Western powers are still concerned by Iran's nuclear activity despite a uranium-swap deal signed with Turkey and Brazil Monday, and have warned Iran that it will face fresh sanctions if it does not reach a nuclear agreement with the UN.
AFP - Scepticism greeted Iran's agreement on Monday to ship low enriched uranium to Turkey, with the United States saying it will not halt its quest for tough new sanctions.
"It does not change the steps that we are taking to hold Iran responsible for its obligations, including sanctions," said White House spokesman Robert Gibbs in Washington.
Iran earlier signed an agreement with non-permanent UN Security Council members Turkey and Brazil to ship 1,200 kilograms (2,640 pounds) of its low enriched uranium to Turkey for a later swap for fuel for a research reactor.
Gibbs -- who had earlier Monday issued a written statement expressing "serious concerns" about the deal -- said that if Tehran keeps its word, it would represent "some progress."
But even if that happens, he added, Washington has concerns about the "overall thrust" of Iran's nuclear programme and the fact that Tehran says it would keep enriching uranium to 20 percent.
EU foreign policy chief Catherine Ashton said Monday's deal failed to address the core issue, "which is the nuclear weapon intention issue".
Ashton, talking to reporters in Madrid where she was attending an EU-Latin America summit, said she would wait to see if Iran makes a move to resume talks with the West about its nuclear programme.
"If they do, we will discuss it, if not we will continue what we are doing," she said.
In Paris, French foreign ministry spokesman Bernard Valero said: "Let's not be duped by this. A solution for the medical reactor, while necessary, would in no way resolve the problem posed by the Iranian nuclear programme."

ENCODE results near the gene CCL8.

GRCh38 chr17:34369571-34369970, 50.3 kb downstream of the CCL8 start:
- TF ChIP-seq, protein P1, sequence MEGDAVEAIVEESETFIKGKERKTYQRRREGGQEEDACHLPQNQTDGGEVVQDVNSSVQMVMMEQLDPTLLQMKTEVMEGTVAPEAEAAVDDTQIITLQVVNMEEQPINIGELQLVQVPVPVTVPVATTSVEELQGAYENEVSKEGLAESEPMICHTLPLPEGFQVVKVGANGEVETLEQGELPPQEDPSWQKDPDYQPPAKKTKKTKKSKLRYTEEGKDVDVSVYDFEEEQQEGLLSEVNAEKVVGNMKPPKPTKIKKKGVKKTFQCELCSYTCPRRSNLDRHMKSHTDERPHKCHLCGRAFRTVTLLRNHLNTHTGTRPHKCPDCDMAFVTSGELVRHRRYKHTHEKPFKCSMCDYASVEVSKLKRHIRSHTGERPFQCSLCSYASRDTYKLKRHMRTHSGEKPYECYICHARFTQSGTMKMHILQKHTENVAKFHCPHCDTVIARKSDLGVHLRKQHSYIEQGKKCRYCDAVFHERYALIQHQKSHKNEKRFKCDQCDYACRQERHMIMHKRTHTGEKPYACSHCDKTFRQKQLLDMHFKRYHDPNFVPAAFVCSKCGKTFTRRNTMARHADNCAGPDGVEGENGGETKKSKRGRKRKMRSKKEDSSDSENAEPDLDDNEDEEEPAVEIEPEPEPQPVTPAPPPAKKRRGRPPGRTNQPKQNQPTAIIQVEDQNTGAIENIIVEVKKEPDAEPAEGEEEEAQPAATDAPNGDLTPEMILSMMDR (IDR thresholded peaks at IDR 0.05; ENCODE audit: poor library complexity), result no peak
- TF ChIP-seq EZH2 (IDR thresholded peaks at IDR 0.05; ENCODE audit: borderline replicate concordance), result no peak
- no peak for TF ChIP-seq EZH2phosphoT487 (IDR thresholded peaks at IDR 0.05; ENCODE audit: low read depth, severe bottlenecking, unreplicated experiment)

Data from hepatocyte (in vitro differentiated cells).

"The exchange of uranium that is envisaged amounts to a confidence gesture, a side issue," Valero told reporters.
His boss, Foreign Minister Bernard Kouchner, said the International Atomic Energy Agency (IAEA) must be the first body to respond to Monday's deal -- a position shared by Germany.
"It of course remains important that Iran and the IAEA reach an accord," its deputy government spokesman Christoph Steegmans said. "That cannot be replaced by an accord with other countries."
In London, British junior foreign minister Alistair Burt said: "Iran's actions remain a serious cause for concern, in particular its refusal to meet for discussions of its nuclear programme, or cooperate fully with the IAEA."
Western diplomats close to the Vienna-based IAEA said the deal did not remove the case for further UN sanctions against Tehran.
"They're not in trouble over the Tehran Research Reactor deal," said one diplomat, speaking on condition of anonymity.
"So fixing the refuelling for that reactor is not going to put them straight in the eyes of the international community."
Russia, which has been reluctant to pursue new sanctions against Iran, was more optimistic.
"What was done by our colleagues needs to be welcomed. This is the politics of a diplomatic solution to the Iran problem," President Dmitry Medvedev told reporters during a visit to Kiev.
"We need to have consultations with all the parties, including Iran and then determine what to do next."
For the Israelis, who consider Iran's nuclear drive to be a major threat to their security, Tehran had succeeded in having "manipulated Turkey and Brazil," a senior Israeli official told AFP on condition of anonymity.
"The Iranians have already pulled off such a trick in the past -- by pretending to accept such a procedure to lower tensions and reduce the risk of harsher international sanctions, then refusing to follow through," he said.
But Brazil's President Luiz Inacio Lula da Silva called the deal a "victory for diplomacy."
"Israel has the right to say what it wants, but it is the first time that Iran has agreed to send its nuclear fuel to a third country," an adviser to the Brazilian president added.
Date created : 2010-05-17